Mass. casino foes continue to fight Group starts trying to overturn law
Posted: Monday, September 30, 2013
They have almost no money, scant political support and no legal way, at the moment, to do the very thing their group exists to accomplish.
But casino opponents trying to overturn the law that legalized three casinos and a slot parlor in Massachusetts fight on, convinced victory is still possible.
"We look to stories of our faith and remember battles when David can beat Goliath," said the Rev. Laura Everett, executive director of the Massachusetts Council of Churches.
Casino opposition is organized into a group called Repeal the Casino Deal. Last weekend, it started gathering the roughly 69,000 signatures needed to put a question overturning the law on the November 2014 ballot. Even if the group gets the needed signatures within the two-month deadline, the efforts could die in court.
That's because Attorney General Martha Coakley ruled their ballot question unconstitutional. Casino opponents have appealed, but if they lose, it won't matter if they've gathered a million signatures, the fight is over.
Brian Ashmankas, a Millbury selectman who's organizing the signature drive, said the long odds aren't relevant to him.
"We're on the right side of this," he said.
The state's 2011 casino law created up to three casino licenses and a slots parlor license. Proponents promise a host of benefits, including thousands of jobs and new economic activity in places that badly need it.
But opponents say casinos siphon money by the millions from local businesses to support an industry that harms families and increases crime.
Somerville Mayor Joseph Curtatone believes his fellow Democrats, including Gov. Deval Patrick, made an "historic mistake" passing the casino bill, and voters deserve a chance to undo it.
"You do not build communities with casinos," Curtatone said. "Casinos polarize consumers and take money off Main Street with the lure that you'll win big on Easy Street."
The opposition melds diverse ideologies, from liberals such as Curtatone to conservative groups like the Massachusetts Family Institute.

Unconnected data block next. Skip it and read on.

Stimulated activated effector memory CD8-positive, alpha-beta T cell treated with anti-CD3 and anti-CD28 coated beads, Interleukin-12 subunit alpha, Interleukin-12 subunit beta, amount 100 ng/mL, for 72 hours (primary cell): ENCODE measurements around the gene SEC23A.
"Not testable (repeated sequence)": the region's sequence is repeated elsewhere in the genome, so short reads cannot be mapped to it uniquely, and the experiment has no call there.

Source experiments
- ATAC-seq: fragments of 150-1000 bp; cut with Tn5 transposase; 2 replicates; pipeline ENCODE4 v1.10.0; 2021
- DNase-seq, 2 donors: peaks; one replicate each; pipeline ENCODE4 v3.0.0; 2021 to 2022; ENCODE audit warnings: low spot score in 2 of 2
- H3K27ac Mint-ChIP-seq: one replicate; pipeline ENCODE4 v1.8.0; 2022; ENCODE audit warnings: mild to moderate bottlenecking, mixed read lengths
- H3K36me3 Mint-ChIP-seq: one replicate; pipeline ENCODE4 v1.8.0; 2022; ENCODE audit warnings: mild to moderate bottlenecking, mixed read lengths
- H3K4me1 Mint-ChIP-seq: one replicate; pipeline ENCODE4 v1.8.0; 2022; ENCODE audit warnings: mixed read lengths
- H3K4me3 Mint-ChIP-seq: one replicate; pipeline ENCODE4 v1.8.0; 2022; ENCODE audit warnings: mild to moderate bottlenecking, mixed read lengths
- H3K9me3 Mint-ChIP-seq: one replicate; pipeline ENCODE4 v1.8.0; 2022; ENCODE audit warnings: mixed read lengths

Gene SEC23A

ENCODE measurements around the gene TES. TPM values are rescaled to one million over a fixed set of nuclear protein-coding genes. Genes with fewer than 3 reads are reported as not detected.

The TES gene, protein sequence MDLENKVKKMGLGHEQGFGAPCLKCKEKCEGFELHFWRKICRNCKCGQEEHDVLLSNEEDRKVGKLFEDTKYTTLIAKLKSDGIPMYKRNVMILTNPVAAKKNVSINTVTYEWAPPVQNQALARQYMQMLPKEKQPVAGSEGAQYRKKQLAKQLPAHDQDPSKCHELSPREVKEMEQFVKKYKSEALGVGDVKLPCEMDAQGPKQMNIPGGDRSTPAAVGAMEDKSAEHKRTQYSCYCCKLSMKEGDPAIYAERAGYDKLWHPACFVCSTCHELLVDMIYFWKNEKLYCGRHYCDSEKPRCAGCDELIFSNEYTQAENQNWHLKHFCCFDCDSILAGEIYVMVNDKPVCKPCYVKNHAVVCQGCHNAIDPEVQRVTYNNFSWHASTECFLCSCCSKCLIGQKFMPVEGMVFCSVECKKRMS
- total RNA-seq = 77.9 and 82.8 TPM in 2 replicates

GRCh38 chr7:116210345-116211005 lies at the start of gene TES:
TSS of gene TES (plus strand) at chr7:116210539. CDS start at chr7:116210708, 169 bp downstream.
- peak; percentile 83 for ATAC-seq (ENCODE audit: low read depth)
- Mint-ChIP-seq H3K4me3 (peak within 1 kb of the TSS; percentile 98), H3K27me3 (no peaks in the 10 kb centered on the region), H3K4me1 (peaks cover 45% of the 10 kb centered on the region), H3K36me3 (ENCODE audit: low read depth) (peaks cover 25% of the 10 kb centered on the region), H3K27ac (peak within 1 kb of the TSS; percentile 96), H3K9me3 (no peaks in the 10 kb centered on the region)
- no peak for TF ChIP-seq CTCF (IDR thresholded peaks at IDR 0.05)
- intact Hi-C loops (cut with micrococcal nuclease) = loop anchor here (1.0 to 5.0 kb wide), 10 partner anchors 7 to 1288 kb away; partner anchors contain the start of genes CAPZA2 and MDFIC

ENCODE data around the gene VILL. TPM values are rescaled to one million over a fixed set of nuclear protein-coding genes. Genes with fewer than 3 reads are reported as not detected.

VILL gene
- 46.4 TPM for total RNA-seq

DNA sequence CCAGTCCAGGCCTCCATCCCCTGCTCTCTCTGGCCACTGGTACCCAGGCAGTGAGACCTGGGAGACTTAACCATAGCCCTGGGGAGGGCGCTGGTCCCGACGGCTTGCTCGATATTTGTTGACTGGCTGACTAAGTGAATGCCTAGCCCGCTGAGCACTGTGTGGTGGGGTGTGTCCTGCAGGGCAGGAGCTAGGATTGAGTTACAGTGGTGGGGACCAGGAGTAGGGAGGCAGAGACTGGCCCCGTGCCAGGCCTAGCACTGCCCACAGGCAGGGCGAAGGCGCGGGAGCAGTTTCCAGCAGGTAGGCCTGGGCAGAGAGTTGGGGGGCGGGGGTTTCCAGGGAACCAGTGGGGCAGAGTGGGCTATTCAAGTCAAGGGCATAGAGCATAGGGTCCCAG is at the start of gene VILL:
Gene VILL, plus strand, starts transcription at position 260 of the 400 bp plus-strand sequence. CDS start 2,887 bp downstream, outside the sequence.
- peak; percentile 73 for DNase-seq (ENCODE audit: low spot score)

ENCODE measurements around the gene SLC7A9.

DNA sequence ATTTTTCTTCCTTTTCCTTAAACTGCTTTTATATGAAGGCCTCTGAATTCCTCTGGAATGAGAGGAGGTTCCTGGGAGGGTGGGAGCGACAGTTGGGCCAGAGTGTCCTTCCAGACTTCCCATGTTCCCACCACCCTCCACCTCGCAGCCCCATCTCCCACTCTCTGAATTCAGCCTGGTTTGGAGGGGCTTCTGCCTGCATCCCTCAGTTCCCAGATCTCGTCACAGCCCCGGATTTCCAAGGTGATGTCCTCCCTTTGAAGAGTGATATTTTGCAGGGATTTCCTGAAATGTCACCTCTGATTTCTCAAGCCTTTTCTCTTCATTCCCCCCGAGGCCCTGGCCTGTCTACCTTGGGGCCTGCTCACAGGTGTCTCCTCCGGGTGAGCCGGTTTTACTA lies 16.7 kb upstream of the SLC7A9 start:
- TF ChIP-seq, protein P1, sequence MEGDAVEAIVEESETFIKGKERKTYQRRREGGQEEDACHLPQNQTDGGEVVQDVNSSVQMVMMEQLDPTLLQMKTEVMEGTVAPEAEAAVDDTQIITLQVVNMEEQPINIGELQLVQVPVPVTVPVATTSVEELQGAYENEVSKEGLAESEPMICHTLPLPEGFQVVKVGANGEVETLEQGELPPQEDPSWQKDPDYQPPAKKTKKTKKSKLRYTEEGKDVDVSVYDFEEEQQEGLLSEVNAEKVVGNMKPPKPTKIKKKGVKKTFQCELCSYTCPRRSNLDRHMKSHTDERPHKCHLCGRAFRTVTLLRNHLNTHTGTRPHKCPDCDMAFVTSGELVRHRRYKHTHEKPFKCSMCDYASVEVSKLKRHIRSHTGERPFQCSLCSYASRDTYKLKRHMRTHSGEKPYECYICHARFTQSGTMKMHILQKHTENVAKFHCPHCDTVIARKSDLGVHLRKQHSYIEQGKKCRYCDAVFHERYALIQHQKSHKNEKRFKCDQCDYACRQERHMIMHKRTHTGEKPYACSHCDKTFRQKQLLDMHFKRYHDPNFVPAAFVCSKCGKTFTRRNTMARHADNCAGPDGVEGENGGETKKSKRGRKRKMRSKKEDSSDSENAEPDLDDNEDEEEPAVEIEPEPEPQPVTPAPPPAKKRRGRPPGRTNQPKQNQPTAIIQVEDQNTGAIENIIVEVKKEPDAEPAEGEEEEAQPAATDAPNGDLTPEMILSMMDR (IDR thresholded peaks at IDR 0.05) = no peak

"We've agreed to disagree on the other issues," said Kris Mineau of the institute. "We're Christians, and Jesus said if you can agree with your adversary, do so quickly."
Among the hurdles for casino opponents, Coakley's ruling is the biggest.
In her Sept. 4 decision, Coakley said applicants for a casino license - who pay an initial $400,000 fee - have "implied contracts" with the Massachusetts Gaming Commission and those contracts are considered property. So a ban on casinos or a slots parlor would be an unconstitutional taking of property.
Casino opponents say Coakley's opinion defies legal precedent. But their appeal to the Supreme Judicial Court won't be heard until after the Nov. 20 deadline for collecting signatures, so they have to collect them and hope for a favorable ruling.
State Rep. Robert Koczera, a New Bedford Democrat and casino proponent, said casinos are simply capturing business that's leaving the state. He believes that even if the question reaches the ballot, casino opponents are "fighting a lost cause."
Opponents dismiss the substantial economic benefits of casinos only because they're wearing ideological blinders, and most voters don't share their views, he said.
"You're talking about thousands of [LOW WAGE] jobs, so I fail to see where it's not a win-win," Koczera said.
Tim Vercellotti of the Western New England University Polling Institute said it's unlikely public sentiment has changed much since statewide polls taken before the law's passage, which showed about half of respondents favoring casinos and a third opposed.
Those opinions were formed in a debate that preceded the law by years, and nothing dramatic has happened since to change people's minds, Vercellotti said.
In the Attleboro area, opponents are more focused on plans by Plainridge Racecourse in Plainville to obtain the slot machine license than doing away with the state law.
Many Plainville residents see a racino as an opportunity to revitalize the town. They voted Sept. 10 by a 3 to 1 margin to approve slots for the track.
However, there is a local group of opponents of the plans who call themselves No Plainville Racino.
Mary-Ann Greanier, head of that group, has cited concerns with the impact of a slot machine parlor such as problem gambling and other social ills as well as traffic. Greanier also has questioned the validity of the referendum results, questioning the process used for the election.
In neighboring Foxboro, a racino committee is working to address the impact Plainridge would have on that town. Committee members and residents, as the Plainville opposition group has, cite social ills and traffic.
Sun Chronicle reporter Stephen Peterson contributed to this report.